One way would be to invest in a robust inventory management system that can track your sales and the minimum stock required for your stores. Another is to organise your stockroom so that each department has a dedicated space.

Depending on the size of your stockroom, it would also be prudent to have more than one person monitoring it. In an ideal world, you’d ensure that for each department, you’d have one person to look after it.

What’s more, that person should also have sound product knowledge so that the stock stored also mimics the way it is on the shelf.

2. It reduces your overheads and helps you to prevent overstocking

Depending on how you use your space, you can approach it as either an asset or an expense. Use it effectively, and it becomes an asset that can assist you to maximise your sales and see long-term success. Use it poorly, however, and it can quickly become a liability.

Let’s say that you find yourself overstocking on a product. It is a clear indication that you’re offering too much of the wrong product, which means your space has become a liability.

Fortunately, there is a straightforward approach you can take, which can help you regain control of your space. It’s a case of considering your historical sales data and overlaying that with any current market trends and then adjusting where necessary.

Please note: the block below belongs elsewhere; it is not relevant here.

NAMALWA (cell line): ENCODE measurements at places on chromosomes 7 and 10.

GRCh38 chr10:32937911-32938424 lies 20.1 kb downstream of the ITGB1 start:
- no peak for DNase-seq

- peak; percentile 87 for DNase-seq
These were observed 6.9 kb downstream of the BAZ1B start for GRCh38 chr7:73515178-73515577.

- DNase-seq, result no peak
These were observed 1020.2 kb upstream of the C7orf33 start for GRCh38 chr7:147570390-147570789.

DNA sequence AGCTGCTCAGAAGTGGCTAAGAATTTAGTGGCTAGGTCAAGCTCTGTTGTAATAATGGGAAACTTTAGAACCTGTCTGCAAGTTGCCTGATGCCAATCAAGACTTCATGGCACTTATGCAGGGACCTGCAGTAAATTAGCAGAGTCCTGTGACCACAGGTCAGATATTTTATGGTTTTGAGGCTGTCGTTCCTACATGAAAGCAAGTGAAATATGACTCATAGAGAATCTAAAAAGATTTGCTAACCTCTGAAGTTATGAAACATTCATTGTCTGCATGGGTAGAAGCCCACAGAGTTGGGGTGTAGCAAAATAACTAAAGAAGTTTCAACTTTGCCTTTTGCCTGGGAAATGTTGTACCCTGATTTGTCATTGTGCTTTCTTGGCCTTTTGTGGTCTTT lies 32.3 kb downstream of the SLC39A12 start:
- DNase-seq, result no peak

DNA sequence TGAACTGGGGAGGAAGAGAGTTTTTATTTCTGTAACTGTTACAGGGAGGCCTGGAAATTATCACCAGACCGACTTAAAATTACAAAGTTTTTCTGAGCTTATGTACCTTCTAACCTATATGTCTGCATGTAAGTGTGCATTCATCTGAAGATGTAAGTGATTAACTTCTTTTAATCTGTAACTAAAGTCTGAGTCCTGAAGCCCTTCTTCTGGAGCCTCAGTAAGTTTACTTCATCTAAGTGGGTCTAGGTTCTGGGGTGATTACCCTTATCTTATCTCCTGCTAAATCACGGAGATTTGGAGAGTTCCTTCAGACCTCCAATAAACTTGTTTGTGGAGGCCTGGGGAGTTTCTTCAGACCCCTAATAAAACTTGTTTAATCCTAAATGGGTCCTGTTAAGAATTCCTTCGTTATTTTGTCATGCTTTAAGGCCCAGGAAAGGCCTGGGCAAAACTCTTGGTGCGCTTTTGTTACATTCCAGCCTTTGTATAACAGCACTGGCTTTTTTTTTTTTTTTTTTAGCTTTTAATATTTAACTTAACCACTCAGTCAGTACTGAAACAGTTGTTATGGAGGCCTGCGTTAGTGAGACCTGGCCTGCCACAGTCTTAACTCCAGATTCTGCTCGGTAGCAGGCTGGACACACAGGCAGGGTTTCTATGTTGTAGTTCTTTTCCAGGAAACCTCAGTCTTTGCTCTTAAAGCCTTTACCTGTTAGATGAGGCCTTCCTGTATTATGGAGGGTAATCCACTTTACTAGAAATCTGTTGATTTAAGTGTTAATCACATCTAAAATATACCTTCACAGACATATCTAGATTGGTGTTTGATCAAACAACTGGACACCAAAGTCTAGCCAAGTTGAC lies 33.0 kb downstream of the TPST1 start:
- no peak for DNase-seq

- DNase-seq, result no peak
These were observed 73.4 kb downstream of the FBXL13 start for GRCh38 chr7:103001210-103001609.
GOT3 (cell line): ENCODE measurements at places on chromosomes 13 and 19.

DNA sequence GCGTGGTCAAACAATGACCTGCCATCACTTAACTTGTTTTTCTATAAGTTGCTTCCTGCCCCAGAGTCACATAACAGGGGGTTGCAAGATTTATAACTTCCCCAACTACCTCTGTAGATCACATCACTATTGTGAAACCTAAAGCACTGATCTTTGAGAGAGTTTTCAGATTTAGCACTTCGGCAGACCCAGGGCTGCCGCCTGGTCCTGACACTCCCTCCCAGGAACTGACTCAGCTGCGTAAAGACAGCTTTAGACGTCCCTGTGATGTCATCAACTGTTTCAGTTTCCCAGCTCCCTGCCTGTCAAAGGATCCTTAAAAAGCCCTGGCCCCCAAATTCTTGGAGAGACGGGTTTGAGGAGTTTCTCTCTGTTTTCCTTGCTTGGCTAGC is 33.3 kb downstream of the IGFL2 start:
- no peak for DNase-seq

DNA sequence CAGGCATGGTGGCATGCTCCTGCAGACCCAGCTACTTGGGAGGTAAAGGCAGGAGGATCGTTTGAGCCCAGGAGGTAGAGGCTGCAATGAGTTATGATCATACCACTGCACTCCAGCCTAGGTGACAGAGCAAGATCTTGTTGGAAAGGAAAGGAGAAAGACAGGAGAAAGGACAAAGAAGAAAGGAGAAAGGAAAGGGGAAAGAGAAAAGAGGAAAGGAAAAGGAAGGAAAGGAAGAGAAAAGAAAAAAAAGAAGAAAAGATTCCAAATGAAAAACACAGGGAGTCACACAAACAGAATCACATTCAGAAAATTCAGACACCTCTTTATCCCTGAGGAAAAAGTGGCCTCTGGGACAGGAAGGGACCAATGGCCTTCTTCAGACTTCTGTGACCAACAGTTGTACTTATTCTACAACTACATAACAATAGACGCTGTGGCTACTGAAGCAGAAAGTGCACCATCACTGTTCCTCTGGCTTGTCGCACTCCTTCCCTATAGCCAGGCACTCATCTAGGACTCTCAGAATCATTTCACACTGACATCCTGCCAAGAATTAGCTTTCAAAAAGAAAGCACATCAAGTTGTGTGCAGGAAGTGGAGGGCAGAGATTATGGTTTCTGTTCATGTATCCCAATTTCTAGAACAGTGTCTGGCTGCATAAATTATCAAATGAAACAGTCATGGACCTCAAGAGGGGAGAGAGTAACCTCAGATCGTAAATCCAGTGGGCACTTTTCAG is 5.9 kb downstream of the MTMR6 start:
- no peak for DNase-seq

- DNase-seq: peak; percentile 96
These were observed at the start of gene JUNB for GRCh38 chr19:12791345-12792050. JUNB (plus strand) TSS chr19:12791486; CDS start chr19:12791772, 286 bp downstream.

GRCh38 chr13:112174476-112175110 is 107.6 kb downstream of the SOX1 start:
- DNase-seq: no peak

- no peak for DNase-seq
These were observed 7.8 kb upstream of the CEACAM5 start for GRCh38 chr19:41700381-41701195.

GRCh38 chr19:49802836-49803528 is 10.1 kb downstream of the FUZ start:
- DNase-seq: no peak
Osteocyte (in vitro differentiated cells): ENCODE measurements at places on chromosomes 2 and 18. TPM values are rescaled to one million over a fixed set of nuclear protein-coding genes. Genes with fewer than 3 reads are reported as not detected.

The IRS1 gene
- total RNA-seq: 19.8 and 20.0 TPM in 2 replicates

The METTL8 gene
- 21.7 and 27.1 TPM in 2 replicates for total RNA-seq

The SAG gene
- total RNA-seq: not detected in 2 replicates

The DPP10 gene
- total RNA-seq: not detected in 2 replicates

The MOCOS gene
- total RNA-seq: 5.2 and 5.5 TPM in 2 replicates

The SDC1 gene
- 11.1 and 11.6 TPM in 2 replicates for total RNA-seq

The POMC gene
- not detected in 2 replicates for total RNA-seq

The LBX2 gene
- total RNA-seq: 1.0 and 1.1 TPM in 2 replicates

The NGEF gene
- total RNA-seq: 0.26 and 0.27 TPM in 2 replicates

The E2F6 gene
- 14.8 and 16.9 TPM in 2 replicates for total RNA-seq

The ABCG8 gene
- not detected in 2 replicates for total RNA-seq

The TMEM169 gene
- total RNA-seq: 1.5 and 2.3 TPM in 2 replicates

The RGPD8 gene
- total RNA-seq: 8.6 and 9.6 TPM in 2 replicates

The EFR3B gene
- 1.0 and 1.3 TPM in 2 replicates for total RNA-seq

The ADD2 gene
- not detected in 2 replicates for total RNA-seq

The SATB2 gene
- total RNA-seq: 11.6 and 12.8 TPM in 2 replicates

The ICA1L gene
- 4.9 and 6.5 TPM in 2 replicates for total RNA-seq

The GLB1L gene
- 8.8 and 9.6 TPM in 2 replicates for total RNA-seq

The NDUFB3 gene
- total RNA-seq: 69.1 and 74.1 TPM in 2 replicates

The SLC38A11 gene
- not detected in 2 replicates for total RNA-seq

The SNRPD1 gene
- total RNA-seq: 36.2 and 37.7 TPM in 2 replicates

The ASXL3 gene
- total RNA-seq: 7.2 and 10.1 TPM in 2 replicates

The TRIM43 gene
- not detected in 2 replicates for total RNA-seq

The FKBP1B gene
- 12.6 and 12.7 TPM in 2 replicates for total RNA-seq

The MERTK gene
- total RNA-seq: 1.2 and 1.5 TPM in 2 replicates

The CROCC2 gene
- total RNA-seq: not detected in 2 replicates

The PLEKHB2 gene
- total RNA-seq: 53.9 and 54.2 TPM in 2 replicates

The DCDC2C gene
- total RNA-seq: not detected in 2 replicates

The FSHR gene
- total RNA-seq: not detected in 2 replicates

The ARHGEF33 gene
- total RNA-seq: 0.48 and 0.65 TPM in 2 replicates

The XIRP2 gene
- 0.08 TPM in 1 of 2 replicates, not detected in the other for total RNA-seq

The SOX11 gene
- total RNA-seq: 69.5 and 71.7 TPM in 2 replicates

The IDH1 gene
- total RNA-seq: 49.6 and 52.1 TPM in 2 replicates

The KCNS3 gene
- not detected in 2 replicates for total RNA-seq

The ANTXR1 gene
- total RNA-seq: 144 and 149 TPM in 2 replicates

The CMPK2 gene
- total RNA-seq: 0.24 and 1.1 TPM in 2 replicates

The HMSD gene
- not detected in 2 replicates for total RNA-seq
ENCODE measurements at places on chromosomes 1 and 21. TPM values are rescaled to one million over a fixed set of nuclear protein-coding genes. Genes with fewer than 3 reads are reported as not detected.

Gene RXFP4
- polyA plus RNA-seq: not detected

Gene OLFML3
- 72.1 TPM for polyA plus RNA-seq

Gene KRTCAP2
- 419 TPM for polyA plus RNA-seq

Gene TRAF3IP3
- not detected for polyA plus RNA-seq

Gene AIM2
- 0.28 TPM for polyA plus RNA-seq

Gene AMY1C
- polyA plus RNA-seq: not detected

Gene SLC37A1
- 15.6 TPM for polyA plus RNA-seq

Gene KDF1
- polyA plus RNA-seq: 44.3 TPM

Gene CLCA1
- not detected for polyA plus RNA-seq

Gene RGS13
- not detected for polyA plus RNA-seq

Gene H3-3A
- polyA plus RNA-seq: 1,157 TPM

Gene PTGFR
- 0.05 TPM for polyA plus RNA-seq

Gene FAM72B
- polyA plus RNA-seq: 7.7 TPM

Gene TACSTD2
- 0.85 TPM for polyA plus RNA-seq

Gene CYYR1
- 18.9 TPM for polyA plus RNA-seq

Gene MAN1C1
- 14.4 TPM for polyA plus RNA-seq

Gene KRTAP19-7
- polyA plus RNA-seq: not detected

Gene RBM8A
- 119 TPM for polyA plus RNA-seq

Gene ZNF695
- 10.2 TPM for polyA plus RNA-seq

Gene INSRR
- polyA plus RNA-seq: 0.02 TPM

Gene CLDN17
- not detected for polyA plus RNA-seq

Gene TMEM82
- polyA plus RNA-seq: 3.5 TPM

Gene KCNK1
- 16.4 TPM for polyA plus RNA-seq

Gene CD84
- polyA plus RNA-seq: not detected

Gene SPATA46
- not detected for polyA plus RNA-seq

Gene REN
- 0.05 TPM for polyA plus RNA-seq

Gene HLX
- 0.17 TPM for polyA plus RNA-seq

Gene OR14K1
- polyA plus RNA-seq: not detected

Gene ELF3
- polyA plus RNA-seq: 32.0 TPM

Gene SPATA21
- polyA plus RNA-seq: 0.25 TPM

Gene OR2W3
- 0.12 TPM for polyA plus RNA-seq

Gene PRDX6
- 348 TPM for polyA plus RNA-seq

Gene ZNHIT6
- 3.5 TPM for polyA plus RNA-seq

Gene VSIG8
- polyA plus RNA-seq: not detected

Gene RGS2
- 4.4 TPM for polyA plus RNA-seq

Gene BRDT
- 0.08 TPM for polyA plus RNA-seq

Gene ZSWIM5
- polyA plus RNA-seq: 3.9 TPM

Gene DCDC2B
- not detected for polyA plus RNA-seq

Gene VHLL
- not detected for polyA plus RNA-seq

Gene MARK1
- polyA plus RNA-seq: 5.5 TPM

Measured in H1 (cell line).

It would help if you also considered conducting just-in-time stock-taking, which will assist you in keeping track of your stocks without going overboard. This is again where an inventory management system can help you so that your money isn’t tied up in stocks.

Of course, some circumstances could prevent you from becoming organised. The most obvious is not investing in a stock inventory system or investing in the wrong one; a system that isn’t automated.

Failure to invest in an automated system means there is a higher chance of overordering. More than that, you could expect other mistakes around your invoicing, receiving goods and could even miss breakages.

3. It can help you to foster and boost customer loyalty

One of your goals as a retailer is to please your customers and stocking the right products at the right time can help you achieve that.

Let’s say a customer walks into your store looking for a product and you don’t have it on the store floor. But a sales assistant can find it quickly in the storeroom because firstly, you’ve invested in a stock management system and secondly, you’ve arranged your stockroom so that it’s easy to find.

The result is that you can foster customer loyalty because you’ve pleased them. And it doesn’t matter so much that the product isn’t on the store floor. While that is first prize, in this instance, it’s more about proper stock management and customer service. Can you find the product quickly enough to prevent the customer from becoming irritated and wanting to leave?

Now, let’s consider that your stockroom was disorganised. While your system indicated that you had a product, you can’t find it anywhere. The result is an unhappy customer who will probably leave and not return. You also run the risk of that customer bad-mouthing you to their family and friends. But that’s the consequence of not organising your back of house effectively.